Dozens of horses on road to recovery after suffering from neglect
Dozens of horses have a new lease on life, just four months after police say they were found suffering from neglect and deprived of proper sustenance in Washington County.
13 Investigates went to visit the horses at their new home to get a first-hand look at their road to recovery.
After all the horses were seized, one had to be put down. Sixteen were adopted and living at a new facility. The other 14 are staying at a farm in Fort Ann.
The horses are making great strides and many of them are ready for the next step.
“Everything’s good. We went from a horrible situation to a really good situation,” said Lauren Schmitz, who owns the Fort Ann farm.
When the horses were first seized from a property in Washington County, you could see their bones, bruises, and the scars they will live with forever.
The 31 horses were taken away from the original owner, Wendy Murphy. She was charged with 31 counts of overdriving, torturing and injuring animals.
“I did it for the horses,” Schmitz said.
While Schmitz helps care for the horses, Ed Holland owns them and works for animal control.
Holland said he was there the day the horses were seized from that property in Washington County.
“Most of the time, I’d wish I just come in, and they’ll all be better, but it’s not that,” he said. However, he can’t talk about the specifics of the case.
Both Holland and Schmitz have been documenting the horses’ recovery process since they were first dropped off in September.
“They came here when there was grass. They looked at it like, ‘Oh my, God we get to live here?!’ They were so happy!” Schmitz said.
Bringing these horses back to good health takes a lot of work, and some of them still need more time to heal.
Schmitz said they’ve spent roughly $30,000 on food and vet bills.
“Thirty-one horses to feed are extraordinarily expensive,” she said. “Not to mention their feet, wormers and grain because they were so starved to death. You can’t just feed them hay. They have to get high protein, alfalfa pellets, they have to have high-fat grain that’s of good quality.”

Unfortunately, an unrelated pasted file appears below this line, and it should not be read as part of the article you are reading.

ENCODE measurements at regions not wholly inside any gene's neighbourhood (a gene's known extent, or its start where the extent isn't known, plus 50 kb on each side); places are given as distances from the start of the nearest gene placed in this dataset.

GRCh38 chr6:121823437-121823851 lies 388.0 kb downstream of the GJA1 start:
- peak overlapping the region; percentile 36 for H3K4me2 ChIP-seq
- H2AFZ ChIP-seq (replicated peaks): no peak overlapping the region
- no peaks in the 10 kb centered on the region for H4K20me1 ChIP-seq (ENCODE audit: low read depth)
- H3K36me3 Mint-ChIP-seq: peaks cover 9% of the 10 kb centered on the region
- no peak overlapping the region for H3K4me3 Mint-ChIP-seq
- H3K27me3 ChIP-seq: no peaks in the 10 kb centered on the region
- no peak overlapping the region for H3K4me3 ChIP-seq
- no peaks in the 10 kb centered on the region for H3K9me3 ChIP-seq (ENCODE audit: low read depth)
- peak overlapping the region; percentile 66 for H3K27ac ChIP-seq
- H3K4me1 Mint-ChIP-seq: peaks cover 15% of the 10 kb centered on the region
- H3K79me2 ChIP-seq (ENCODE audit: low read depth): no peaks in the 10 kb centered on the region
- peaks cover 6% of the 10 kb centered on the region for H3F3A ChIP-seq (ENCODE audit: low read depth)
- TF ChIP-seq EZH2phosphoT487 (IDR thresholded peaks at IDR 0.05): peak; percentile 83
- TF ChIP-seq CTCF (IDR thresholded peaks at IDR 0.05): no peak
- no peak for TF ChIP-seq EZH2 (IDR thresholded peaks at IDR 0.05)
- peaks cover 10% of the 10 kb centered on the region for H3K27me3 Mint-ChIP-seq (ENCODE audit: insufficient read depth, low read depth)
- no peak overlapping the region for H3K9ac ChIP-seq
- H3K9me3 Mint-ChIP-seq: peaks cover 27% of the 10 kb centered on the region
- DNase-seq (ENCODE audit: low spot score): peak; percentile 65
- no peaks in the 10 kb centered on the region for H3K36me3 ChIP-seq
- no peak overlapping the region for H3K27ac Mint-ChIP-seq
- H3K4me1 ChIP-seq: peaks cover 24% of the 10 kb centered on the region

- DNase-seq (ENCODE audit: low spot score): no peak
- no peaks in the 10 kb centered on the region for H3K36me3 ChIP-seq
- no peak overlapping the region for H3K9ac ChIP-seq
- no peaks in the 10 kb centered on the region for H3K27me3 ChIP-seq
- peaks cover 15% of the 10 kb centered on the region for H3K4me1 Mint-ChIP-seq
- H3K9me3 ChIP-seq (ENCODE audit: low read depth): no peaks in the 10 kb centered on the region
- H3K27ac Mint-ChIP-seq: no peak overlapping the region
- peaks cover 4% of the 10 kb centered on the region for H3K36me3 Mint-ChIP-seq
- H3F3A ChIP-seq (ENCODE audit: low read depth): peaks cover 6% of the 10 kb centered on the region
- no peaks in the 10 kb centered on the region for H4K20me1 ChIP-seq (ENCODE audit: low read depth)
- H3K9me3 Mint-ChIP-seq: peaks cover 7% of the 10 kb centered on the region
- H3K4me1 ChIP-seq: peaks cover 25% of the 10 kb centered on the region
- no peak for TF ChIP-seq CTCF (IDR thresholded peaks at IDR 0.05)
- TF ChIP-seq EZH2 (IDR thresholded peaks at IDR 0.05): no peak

However, Wendy Murphy said she got the animals in bad shape.
Murphy previously told 13 Investigates the horses came from kill farms; nearly starved to death. Murphy said she was slowly bringing them back to health.
“I think it’s important that it seems these horses are continuing their path to recovery, that Wendy Murphy started when she first received the horses,” Tucker Stanclift said, Murphy’s lawyer.
Murphy is fighting her battle in court. Stanclift said she is being indicted. He said, from Murphy’s perspective, she’s being robbed.
“The government swooping in here, taking these horses from here and Ed Holland is government-sanctioned robbery in her mind.”
Schmitz and Holland said many of these horses are ready to be adopted. You will need to be vetted.
If you’re interested in adopting them, contact Ed Holland at (518) 879-0825.
Morgan O’Brien, an ambulatory veterinarian with Rood and Riddle Equine Hospital in Saratoga Springs, is the doctor for those 31 horses once they went to a new home in Fort Ann.
She says the horses were underweight. There were a lot of skin and hoof infections from standing in deep mud and manure, and many wounds from fighting over food in small enclosures.
O’Brien was at the farm every other day for several hours, treating the horses to get them on the right track.
At that stage, the horses have a delicate digestive system. O’Brien said it’s a slow process to feed them and build them back up.
“You can tell they’re just kind of like down. Their whole personality. You look in their eyes, and it’s kind of like sad,” she said. “It takes three to four months, at least, just to get them up to a healthy weight again.”
When O’Brien visits, which is not as often, she says the horses have completely changed. The horses have a new and positive attitude.
13 Investigates also spoke to a veterinarian that has no connection to this case. John Kimmel said the horses were in a state of malnutrition, after looking at photos of what they used to look like. Once he saw their current state, Kimmel agreed they were in much better conditions.
“Those horses have been taken care of and given food and shelter and some form of care. They look to be in a much better nutritional state. Their weight looked better. One of the most obvious signs of malnutrition is the appearance of the spine and the back and the appearance of the ribs,” Kimmel said. “In the newest pictures, those horses look like they’ve put on a lot of weight. Their ribs and their backbones are not showing.”